In response to the second question, a record is normally considered to be a static document and should not be changed or amended.  In most cases where changes are made, revised inputs should be signed/initialed and dated along with an explanation for the change.  As mentioned earlier, a record provides objective evidence that requirements have been met.  Most companies use a work order, shop traveler or other similar form to document and communicate product requirements that will be needed by the process owners during product realization.  This form may be updated as each process step is completed.  At the end of the product realization process, the completed form (work order, shop traveler or other) serves as evidence that all requirements have been met.

Regarding question number three, please be aware that the method selected to store external documents is strictly an in-house decision.  However, external documents must be identified and their distribution controlled (see ISO 9001:2008, clause 4.2.3, sub f).  One of the best ways to ensure that your organization is kept informed about the availability of the most current edition of external documents such as industry standards, is to sign up for “Standards Alert”.  This is a free service provided by the TECHSTREET Store at www.techstreet.com.

I hope this helps.

Best regards,

Bill Aston, Managing Director
Aston Technical Consulting Services
www.astontechconsult.com
Kingwood Texas

ISO 9001 Implementation

Question:

As Quality Manager I have been assigned the task of getting the company ISO Certified. Certification was granted in 2000, but their old system is in bad condition. The structure is incomplete, the organization and wording were created by an accountant and a shop foreman with little formal education. And it shows.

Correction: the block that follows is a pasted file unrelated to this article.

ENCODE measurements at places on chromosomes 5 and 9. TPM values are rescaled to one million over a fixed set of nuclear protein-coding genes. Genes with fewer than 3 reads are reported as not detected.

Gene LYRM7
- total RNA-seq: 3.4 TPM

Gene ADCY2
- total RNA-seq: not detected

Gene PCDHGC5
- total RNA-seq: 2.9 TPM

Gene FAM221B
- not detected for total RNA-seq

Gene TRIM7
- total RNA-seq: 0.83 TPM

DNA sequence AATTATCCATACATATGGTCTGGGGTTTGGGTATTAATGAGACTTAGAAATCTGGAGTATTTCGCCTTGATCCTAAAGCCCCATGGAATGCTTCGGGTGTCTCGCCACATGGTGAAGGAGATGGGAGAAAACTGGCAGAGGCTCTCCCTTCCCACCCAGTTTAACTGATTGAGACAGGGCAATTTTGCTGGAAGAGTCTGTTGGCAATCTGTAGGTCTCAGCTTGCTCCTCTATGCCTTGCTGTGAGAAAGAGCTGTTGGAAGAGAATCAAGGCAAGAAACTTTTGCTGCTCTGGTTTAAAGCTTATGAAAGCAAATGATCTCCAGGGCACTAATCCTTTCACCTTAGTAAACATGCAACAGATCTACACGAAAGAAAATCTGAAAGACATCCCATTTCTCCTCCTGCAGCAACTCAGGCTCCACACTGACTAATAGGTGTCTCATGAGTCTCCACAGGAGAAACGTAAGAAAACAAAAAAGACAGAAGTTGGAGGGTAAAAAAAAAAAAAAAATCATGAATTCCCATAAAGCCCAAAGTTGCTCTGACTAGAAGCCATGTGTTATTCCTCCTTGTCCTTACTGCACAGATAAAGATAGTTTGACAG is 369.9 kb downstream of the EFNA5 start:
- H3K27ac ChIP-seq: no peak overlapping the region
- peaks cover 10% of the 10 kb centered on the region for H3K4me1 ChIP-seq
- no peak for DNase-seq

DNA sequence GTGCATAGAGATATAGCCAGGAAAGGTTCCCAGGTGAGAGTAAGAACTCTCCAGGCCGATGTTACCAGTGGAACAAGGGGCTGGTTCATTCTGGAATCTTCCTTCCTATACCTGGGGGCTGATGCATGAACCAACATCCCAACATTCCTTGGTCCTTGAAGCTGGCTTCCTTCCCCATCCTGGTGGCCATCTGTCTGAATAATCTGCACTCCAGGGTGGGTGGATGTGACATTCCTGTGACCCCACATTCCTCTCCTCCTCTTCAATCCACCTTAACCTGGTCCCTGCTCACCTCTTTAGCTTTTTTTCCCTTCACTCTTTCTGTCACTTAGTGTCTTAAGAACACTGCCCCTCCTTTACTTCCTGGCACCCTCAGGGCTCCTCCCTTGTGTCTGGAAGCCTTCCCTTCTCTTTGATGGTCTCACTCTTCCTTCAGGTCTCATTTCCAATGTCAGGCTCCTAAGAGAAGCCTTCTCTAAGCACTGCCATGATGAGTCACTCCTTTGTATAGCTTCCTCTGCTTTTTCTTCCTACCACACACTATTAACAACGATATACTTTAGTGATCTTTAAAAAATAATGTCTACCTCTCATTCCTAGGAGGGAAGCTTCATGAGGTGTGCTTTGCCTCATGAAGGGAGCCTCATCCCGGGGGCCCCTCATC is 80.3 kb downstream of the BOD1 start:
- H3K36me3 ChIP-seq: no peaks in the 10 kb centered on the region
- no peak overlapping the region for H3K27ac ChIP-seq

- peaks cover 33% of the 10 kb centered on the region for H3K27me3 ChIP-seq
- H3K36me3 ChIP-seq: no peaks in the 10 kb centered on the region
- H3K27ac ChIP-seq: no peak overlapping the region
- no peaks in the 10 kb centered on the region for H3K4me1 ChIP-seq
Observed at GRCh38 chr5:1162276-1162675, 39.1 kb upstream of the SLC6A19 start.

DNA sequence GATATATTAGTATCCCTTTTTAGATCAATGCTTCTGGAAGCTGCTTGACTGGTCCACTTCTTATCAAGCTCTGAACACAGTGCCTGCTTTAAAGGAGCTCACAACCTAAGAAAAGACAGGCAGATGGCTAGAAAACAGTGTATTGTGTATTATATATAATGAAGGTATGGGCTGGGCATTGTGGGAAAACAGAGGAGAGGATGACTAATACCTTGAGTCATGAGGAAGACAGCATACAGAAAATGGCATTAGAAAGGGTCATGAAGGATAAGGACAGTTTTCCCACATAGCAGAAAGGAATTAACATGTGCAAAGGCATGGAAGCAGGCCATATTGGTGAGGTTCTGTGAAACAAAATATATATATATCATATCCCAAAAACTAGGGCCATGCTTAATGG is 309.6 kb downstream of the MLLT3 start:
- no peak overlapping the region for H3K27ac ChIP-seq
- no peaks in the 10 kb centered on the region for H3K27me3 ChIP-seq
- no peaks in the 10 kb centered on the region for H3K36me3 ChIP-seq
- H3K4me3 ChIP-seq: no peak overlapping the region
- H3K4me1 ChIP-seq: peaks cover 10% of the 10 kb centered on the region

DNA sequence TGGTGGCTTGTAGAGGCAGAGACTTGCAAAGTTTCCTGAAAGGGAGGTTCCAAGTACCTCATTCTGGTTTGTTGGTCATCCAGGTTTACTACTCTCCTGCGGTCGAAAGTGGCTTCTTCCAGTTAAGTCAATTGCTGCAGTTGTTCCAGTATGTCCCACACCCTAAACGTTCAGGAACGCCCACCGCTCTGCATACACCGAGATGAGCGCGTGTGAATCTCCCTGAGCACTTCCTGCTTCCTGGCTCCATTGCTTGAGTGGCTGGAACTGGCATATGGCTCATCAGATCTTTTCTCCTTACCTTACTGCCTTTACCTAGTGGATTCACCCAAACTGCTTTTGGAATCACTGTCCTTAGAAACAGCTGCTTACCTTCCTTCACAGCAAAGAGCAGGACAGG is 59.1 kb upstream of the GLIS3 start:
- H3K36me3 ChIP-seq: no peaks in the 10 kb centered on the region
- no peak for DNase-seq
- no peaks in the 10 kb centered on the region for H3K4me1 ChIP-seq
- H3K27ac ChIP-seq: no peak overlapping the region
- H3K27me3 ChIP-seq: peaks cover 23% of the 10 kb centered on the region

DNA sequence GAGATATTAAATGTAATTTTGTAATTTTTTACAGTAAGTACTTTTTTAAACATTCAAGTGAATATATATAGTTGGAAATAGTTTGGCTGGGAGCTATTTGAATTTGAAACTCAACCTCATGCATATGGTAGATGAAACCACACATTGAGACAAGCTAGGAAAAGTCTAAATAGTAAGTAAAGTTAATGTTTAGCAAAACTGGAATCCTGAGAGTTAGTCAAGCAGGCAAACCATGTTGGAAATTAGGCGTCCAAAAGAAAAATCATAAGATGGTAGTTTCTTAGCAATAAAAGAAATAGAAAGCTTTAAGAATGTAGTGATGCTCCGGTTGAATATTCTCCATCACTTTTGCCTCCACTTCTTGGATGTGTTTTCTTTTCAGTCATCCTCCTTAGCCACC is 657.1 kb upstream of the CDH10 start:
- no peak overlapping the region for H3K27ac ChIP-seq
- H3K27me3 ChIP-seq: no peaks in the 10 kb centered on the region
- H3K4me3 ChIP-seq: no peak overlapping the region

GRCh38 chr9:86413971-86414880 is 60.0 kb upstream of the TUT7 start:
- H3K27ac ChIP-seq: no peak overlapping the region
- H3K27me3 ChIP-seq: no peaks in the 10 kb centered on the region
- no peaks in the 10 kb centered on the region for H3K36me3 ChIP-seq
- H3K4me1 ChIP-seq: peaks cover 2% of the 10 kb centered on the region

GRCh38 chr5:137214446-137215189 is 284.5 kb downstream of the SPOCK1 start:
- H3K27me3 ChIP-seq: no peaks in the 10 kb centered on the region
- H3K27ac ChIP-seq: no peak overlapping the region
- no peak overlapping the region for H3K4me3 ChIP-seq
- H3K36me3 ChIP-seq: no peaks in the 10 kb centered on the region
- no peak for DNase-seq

I have a copy of the ISO 9001:2008(E) International Standard, and attempting to integrate the old into the new is disheartening. Restructuring the system is the only answer, and so my question is:
Should all (8) sections, and all associated sub-sections of the ISO standard be the same in my standard?

I’m speaking in terms of the section and sub-section naming, and organization. The details of each I will define in accordance to our specific applications, but for ease of auditing am I on the right track?
Thank you for your time in this matter.

Response:

Thanks for contacting ASQ’s Ask the Experts program.  Based upon the information provided, I would suggest that you consider developing your new quality manual using the same or similar layout of sections and clauses found in ISO 9001:2008.  Although it is up to every company to select a format, or structure, for their QMS that will best support their own needs, using a format that is consistent with the layout of ISO 9001:2008 will help facilitate future audit activities.

Since your company was previously certified as mentioned in your inquiry, most of the work with regard to section and clause references should have already been completed.  Likewise, it should be noted that the structure, or format,  of ISO 9001:2000  vs. ISO 9001:2008 is essentially identical.  So, all section and clause references should already exist in your current quality manual.

To ensure that your objective of obtaining ISO 9001 recertification is accomplished in a timely and cost effective manner, I recommend that your company consider the following steps:

  1. Identify the timeline for completing the development, implementation and recertification of your QMS.